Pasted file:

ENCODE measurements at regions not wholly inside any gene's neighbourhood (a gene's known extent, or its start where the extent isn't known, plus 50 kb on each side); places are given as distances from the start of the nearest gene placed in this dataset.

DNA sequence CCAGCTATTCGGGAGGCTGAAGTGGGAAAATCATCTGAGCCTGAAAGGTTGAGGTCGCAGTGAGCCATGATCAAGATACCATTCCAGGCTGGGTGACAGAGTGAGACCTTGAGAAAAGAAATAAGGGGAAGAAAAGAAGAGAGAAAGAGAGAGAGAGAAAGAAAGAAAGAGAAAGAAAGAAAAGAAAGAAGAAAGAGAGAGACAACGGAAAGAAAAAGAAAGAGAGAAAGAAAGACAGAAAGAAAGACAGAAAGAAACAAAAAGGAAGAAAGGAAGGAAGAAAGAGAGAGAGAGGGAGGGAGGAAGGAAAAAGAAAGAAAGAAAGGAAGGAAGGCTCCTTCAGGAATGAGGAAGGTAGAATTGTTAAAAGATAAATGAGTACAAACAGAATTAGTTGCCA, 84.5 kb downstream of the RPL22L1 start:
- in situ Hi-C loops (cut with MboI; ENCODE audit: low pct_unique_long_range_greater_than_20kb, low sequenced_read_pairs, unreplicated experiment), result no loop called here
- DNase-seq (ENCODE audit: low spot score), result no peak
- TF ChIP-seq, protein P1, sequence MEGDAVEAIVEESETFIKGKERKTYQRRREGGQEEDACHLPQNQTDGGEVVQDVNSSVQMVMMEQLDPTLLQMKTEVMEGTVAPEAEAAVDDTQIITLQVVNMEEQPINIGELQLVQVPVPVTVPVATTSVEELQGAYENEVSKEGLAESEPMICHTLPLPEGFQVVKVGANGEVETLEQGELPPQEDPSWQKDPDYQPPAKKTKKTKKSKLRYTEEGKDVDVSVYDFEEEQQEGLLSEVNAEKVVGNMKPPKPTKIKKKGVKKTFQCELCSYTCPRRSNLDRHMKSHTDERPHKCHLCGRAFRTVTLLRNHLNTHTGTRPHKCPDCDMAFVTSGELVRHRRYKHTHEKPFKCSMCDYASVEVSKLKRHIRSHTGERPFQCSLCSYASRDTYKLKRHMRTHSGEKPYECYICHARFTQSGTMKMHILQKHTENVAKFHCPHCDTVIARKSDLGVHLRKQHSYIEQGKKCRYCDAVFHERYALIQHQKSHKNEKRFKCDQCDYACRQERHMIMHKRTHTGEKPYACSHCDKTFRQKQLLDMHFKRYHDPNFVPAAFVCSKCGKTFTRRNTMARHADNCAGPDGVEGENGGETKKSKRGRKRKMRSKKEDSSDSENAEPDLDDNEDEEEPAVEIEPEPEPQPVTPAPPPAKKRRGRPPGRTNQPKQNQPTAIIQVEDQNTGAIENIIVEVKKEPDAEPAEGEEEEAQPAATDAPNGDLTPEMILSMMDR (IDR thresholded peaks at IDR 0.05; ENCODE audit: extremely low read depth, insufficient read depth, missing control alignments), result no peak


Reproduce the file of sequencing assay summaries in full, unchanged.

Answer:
ENCODE measurements at regions not wholly inside any gene's neighbourhood (a gene's known extent, or its start where the extent isn't known, plus 50 kb on each side); places are given as distances from the start of the nearest gene placed in this dataset.

DNA sequence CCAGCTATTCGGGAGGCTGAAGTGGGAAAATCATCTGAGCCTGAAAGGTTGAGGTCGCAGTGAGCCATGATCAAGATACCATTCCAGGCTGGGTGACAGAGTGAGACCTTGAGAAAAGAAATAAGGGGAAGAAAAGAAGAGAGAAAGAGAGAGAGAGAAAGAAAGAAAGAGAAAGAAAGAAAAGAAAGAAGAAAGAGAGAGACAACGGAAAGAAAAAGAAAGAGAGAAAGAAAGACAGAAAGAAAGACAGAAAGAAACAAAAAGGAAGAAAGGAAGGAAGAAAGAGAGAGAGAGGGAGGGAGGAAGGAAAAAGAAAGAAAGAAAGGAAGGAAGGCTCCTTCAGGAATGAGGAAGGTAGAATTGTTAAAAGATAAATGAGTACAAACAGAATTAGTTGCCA, 84.5 kb downstream of the RPL22L1 start:
- in situ Hi-C loops (cut with MboI; ENCODE audit: low pct_unique_long_range_greater_than_20kb, low sequenced_read_pairs, unreplicated experiment), result no loop called here
- DNase-seq (ENCODE audit: low spot score), result no peak
- TF ChIP-seq, protein P1, sequence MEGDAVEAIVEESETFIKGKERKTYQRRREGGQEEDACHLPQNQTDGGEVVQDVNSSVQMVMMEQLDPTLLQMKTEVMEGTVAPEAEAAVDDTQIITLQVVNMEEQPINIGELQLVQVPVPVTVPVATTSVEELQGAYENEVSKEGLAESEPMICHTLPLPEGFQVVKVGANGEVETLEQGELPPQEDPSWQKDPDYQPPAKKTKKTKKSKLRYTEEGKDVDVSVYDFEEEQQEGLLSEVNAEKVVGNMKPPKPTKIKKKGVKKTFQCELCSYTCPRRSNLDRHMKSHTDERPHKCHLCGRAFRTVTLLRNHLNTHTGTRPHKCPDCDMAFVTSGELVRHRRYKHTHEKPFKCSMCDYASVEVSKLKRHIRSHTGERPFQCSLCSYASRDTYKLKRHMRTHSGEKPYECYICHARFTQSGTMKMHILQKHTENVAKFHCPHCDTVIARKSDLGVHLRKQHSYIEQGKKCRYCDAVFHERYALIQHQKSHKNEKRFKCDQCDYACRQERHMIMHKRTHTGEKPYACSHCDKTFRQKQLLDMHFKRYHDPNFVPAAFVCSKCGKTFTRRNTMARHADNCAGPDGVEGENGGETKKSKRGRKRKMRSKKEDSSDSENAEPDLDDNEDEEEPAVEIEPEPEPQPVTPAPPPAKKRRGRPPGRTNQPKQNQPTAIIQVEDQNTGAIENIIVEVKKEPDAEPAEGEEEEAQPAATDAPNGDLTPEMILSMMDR (IDR thresholded peaks at IDR 0.05; ENCODE audit: extremely low read depth, insufficient read depth, missing control alignments), result no peak